Author Topic: Following in Germany's Footsteps?  (Read 1605 times)

Online Solar

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Re: Following in Germany's Footsteps?
« Reply #15 on: November 17, 2012, 10:31:34 AM »
Growin up we used to drink it all the time,lol.... Its good stuff.
Yeh, once you get used to it, it's pretty good, though it still cost about the same at the grocery store, but I always kept it around for cooking as well. :drool:
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Offline AndyJackson

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Re: Following in Germany's Footsteps?
« Reply #16 on: January 03, 2013, 11:14:16 AM »
I share the interest in preparation, but maybe not for the same reasons / scenarios.

I don't think the economic and societal collapse is a 4 year or even a 10 year horizon.  Look at how long Greece, Spain, California, Detroit, et al have been limping along.  I think it's possibly a 15-20 year event, but I still hold out hope for American ingenuity, dedication, and aversion to BS after accepting it for a long time.

I'm most worried about natural disasters that close down supply channels and law enforcement.  Especially those that are unprecedented and result in massive, long term confusion......like Katrina, Sandy, or the huge earthquake that's possible in most regions of the US.  With changing weather and the emergence of new surprises like Sandy, I wonder if there could be bigger, unimagined tornado systems.

Here in TN there's not much to worry about in the way of hurricanes or tsunamis or coastal phenomena like that.  But tornados and the New Madrid fault are big.  The New Madrid could knock out utilities, supplies, and law enforcement massively.

And I'm a huge fan of Walking Dead, George Romero, etc.  I'm just not prepping for zombies, lol.

Online Solar

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Re: Following in Germany's Footsteps?
« Reply #17 on: January 03, 2013, 02:09:59 PM »
I share the interest in preparation, but maybe not for the same reasons / scenarios.

I don't think the economic and societal collapse is a 4 year or even a 10 year horizon.  Look at how long Greece, Spain, California, Detroit, et al have been limping along.  I think it's possibly a 15-20 year event, but I still hold out hope for American ingenuity, dedication, and aversion to BS after accepting it for a long time.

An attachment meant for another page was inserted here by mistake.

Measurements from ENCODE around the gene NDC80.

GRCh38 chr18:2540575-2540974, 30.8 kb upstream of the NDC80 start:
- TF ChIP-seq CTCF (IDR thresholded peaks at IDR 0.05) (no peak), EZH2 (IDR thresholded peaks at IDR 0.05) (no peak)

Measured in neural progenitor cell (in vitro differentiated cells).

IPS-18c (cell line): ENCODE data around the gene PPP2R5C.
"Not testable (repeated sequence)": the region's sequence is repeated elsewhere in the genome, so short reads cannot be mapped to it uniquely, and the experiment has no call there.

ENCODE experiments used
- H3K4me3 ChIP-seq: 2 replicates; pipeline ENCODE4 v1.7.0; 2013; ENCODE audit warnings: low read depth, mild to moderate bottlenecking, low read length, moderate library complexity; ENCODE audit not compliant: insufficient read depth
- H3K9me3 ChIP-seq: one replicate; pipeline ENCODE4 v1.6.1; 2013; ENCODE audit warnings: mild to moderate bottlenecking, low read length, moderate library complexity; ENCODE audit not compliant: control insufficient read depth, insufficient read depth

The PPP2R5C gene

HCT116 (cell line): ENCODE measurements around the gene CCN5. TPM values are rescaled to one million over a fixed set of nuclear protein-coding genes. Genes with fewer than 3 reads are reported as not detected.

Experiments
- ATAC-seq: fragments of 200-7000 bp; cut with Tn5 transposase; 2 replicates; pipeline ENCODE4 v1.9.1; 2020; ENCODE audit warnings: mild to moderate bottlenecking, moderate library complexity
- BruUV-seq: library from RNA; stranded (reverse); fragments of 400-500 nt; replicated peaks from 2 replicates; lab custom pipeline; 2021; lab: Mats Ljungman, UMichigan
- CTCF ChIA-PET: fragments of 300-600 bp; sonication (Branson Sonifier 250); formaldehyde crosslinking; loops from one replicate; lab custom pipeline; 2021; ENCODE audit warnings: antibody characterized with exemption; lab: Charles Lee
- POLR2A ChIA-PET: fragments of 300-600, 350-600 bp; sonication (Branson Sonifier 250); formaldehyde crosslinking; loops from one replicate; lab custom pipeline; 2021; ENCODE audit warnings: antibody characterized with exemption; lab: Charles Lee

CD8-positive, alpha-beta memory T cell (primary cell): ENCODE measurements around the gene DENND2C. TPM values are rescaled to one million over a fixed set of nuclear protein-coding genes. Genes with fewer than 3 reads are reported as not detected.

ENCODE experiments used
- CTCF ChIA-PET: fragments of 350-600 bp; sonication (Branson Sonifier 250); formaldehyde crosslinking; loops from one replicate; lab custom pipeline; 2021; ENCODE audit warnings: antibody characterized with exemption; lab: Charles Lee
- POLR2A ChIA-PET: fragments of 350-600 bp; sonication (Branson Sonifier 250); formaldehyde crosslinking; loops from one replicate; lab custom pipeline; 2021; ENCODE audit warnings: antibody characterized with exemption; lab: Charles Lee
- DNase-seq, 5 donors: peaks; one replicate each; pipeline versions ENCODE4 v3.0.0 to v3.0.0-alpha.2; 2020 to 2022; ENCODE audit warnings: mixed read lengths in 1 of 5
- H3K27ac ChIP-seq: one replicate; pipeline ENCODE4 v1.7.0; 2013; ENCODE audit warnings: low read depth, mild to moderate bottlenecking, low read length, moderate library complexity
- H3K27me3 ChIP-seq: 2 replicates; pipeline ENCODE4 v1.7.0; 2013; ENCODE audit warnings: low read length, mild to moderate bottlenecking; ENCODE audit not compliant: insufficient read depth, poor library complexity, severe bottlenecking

I'm most worried about natural disasters that close down supply channels and law enforcement.  Especially those that are unprecedented and result in massive, long term confusion......like Katrina, Sandy, or the huge earthquake that's possible in most regions of the US.  With changing weather and the emergence of new surprises like Sandy, I wonder if there could be bigger, unimagined tornado systems.

Here in TN there's not much to worry about in the way of hurricanes or tsunamis or coastal phenomena like that.  But tornados and the New Madrid fault are big.  The New Madrid could knock out utilities, supplies, and law enforcement massively.

And I'm a huge fan of Walking Dead, George Romero, etc.  I'm just not prepping for zombies, lol.
I tend to agree, I don't see a collapse overnight, I'm more concerned with inflation and the cost of basics, or an actual volcano.
We are way overdue out West, based on millions of years of data, many on the West coast are long past when they should have erupted.
Then as you pointed out, fault lines, we have some that go every 10,000 years and many are 1000 years over due as well, not to mention Ca is still moving and the valley is slowly slipping under the Sierra Nevada mt range.
Natural disaster come in all sizes including plague, and if one of those breaks out, I won't have to run to the grocery store at least.
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Online walkstall

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Re: Following in Germany's Footsteps?
« Reply #18 on: January 03, 2013, 09:00:27 PM »
Remember Yellowstone volcano is a supervolcano.  It is the largest volcanic system in North America and it is just one of many time bombs ticking away.  :popcorn:

I set in between 5 volcano.   :ohmy:
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"Where is the $2,500 in savings Democrats and Obama promised me?"

Online Solar

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Re: Following in Germany's Footsteps?
« Reply #19 on: January 04, 2013, 06:04:04 AM »
Same here, we have 6, but if any go off on the west coast, everyone is effected.
If Rainier or Shasta ever goes, all of North America will come to a halt.
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Offline AndyJackson

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Re: Following in Germany's Footsteps?
« Reply #20 on: January 04, 2013, 08:29:41 AM »
It's a sub-topic, but what's in your little tool kit of gunno  ?

General rule of thumb from the literature -